In this regard, an organization that awarded certificates to qualified and verifiably native "into English" translators would seem to be a useful idea. Displaying such a credential would help distinguish truly native English-speaking freelancers (who also have some kind of formal translation credential) from their peers offering into-English services who are not native speakers. Such an organization could also establish criteria for granting certificates of approval to agencies who pay rates considered within an acceptable range for qualified native "into English" translators. This would give agencies who are not entirely in thrall to a sweatshop model the opportunity to differentiate themselves from their predatory counterparts.

Those translators who work into English and who are truly native in the language constitute just one interest group among many others. Each translator has to determine where his or her own interests lie, and identify peers who share those fundamental interests.

The notion of separate groups of translators with interests that might diverge in important ways might seem off-putting to some. But I think it offers a possible way forward to raising the profile of the profession and effectively confronting the pervasive rot with which it is infected.


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Anton Konashenok  Identity Verified
Czech Republic
Local time: 04:09
English to Russian
+ ...
It isn't new by any measure Jun 26

It would be wrong to think these problems have only appeared with the development of Internet. It's like the lamentations about the moral decline of today's society in comparison with the past: these words of disappointment being spoken today were already spoken a century ago, two centuries ago, in the Middle Ages, in the ancient Rome and so on.

The translation industry has been living this way for quite a while. There have been true professionals and bottom feeders. There has been a cut-throat competition between translators and translation agencies at the cheap'n'dirty level, and very little competition at the top quality level. There are clients at each end of the scale - and in the middle, too. Both translators and their clients are free to choose their favourite level.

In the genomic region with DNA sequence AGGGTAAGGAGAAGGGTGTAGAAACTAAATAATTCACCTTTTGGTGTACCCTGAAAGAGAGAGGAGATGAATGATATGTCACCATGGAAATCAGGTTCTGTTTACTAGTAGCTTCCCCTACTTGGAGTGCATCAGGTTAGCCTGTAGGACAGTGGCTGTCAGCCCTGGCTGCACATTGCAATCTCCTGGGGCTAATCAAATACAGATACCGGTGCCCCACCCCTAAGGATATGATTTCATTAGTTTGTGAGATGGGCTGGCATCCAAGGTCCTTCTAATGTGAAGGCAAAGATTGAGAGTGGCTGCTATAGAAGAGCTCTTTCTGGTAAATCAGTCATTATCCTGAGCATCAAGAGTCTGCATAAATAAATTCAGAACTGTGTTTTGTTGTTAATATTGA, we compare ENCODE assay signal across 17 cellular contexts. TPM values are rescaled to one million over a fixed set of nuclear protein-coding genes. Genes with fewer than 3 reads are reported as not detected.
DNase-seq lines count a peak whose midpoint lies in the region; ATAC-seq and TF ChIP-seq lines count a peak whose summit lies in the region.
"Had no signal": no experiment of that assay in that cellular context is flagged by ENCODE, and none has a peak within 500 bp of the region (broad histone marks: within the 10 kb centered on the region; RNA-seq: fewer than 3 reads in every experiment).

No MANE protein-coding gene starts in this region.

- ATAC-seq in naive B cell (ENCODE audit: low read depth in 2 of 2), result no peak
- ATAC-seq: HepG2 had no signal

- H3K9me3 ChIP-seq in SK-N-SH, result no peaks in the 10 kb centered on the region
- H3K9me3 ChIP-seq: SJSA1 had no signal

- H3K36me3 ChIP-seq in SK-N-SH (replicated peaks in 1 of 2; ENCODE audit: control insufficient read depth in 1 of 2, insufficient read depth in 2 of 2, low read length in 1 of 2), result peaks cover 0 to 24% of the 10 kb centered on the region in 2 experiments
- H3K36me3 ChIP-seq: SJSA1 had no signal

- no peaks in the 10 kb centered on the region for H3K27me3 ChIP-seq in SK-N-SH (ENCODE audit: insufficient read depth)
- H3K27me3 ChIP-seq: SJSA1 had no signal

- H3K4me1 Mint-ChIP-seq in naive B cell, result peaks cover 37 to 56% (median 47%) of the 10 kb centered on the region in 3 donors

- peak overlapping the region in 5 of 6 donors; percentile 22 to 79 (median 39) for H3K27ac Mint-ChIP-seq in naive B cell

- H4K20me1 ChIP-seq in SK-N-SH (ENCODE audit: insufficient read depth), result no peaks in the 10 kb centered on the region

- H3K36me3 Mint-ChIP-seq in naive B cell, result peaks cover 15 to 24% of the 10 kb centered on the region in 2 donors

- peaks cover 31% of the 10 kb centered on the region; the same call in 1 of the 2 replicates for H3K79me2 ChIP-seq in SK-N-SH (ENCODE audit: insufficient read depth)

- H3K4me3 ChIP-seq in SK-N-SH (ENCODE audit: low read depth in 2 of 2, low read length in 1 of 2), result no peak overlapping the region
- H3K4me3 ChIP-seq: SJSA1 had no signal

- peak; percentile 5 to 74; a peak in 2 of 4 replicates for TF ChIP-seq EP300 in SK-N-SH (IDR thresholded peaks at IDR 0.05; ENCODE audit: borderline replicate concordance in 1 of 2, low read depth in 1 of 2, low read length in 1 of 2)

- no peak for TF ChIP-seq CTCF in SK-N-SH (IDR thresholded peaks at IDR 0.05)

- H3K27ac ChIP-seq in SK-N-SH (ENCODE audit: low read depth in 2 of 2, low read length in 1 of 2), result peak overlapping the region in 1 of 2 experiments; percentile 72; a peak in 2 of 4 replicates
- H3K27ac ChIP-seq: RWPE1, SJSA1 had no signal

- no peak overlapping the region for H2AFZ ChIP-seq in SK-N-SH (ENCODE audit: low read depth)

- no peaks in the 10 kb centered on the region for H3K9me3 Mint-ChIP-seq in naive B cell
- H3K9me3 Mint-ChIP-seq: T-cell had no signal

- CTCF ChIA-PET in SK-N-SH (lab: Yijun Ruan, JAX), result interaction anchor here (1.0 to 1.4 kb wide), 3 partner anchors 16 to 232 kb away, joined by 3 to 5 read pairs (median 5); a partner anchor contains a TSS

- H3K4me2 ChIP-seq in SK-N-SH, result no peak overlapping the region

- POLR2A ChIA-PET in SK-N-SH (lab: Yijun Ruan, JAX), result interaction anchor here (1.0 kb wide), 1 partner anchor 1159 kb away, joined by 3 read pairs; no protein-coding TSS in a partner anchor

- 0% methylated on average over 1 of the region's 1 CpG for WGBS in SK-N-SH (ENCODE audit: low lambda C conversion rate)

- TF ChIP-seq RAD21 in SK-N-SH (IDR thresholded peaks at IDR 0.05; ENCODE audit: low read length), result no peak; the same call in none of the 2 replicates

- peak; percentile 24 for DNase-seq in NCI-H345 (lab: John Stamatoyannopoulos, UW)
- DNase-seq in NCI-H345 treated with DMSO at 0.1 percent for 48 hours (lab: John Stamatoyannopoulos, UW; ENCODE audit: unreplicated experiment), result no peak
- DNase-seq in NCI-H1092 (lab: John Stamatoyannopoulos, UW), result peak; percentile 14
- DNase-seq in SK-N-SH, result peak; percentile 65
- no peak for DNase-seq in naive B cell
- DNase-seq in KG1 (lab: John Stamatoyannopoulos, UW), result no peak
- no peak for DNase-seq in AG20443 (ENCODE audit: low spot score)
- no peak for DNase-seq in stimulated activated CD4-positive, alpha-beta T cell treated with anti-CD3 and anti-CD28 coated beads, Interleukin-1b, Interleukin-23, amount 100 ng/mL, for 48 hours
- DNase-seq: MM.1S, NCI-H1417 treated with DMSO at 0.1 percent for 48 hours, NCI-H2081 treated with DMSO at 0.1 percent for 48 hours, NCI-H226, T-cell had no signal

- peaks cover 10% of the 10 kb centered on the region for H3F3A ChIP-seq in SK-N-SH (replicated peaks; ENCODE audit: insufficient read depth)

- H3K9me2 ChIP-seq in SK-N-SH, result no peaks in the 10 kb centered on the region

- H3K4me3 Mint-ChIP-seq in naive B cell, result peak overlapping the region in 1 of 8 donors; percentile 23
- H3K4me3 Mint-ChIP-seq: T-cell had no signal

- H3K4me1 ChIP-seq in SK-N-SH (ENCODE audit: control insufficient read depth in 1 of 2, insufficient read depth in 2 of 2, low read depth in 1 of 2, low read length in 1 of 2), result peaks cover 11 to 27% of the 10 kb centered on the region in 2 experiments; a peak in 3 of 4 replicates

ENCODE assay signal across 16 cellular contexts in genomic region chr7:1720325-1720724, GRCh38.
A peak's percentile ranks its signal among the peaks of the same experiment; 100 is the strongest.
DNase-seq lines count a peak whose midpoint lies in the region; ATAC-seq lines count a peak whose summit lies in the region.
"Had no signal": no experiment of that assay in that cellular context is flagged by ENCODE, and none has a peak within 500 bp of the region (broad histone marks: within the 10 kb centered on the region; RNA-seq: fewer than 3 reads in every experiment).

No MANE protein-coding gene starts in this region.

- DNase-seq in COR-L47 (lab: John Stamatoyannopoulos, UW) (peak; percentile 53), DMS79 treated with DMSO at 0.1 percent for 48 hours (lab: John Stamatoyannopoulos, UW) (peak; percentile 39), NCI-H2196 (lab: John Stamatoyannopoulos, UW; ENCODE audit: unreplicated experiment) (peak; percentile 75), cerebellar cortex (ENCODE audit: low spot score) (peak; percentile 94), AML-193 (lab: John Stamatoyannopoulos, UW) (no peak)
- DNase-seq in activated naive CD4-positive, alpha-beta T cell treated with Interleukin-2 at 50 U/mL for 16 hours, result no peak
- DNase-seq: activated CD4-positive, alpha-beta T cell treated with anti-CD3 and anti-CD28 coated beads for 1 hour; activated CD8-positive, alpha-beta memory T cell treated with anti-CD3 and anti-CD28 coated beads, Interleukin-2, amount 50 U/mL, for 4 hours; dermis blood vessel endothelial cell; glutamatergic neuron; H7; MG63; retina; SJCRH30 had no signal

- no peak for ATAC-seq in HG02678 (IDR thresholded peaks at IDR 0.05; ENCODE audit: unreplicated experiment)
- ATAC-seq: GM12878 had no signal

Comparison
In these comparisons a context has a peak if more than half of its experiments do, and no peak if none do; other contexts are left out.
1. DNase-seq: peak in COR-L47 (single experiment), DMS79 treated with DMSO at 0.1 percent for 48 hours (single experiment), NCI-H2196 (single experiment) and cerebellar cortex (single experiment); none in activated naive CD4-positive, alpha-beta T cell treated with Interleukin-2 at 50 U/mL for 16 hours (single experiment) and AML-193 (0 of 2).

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Preston Decker  Identity Verified
United States
Local time: 22:09
Member (2013)
Chinese to English
RE Jun 26

Freimanis wrote:



There is still a worse trend: the blind leading the blind. The agency hires a poor translator whose work is checked by an equally poor reviewer. The agency boasts of its ISO systems, quality, feed-back loop etc, forgetting that ISO systems per se do not ensure quality. They do ensure doing the same thing the same way time and again. This is not necessarily the main criterion of translation quality. But, if nobody questions it, everybody is happy, except the target reader. Or if the reader is not very demanding, the overall language culture goes down the drain. I see it every day as a shopper and consumer. The crap that you can read in equipment manuals, on product labels etc. is just unbelievable.

Another problem is the conflict between the ever increasing demand for productivity (read lower production price) and stagnant translation rates. I, for example, have not increased my rates for the last 5 years and, with the previously mentioned trends in operation, it does not look like a viable option. The role of machine assisted translation tools as a productivity solution is hugely overstated. They are supposed to boost your productivity, but that increase is minimal unless you are really doing only highly repetitive texts. And let us not forget, productivity has limits whatever the ads and marketing hype say.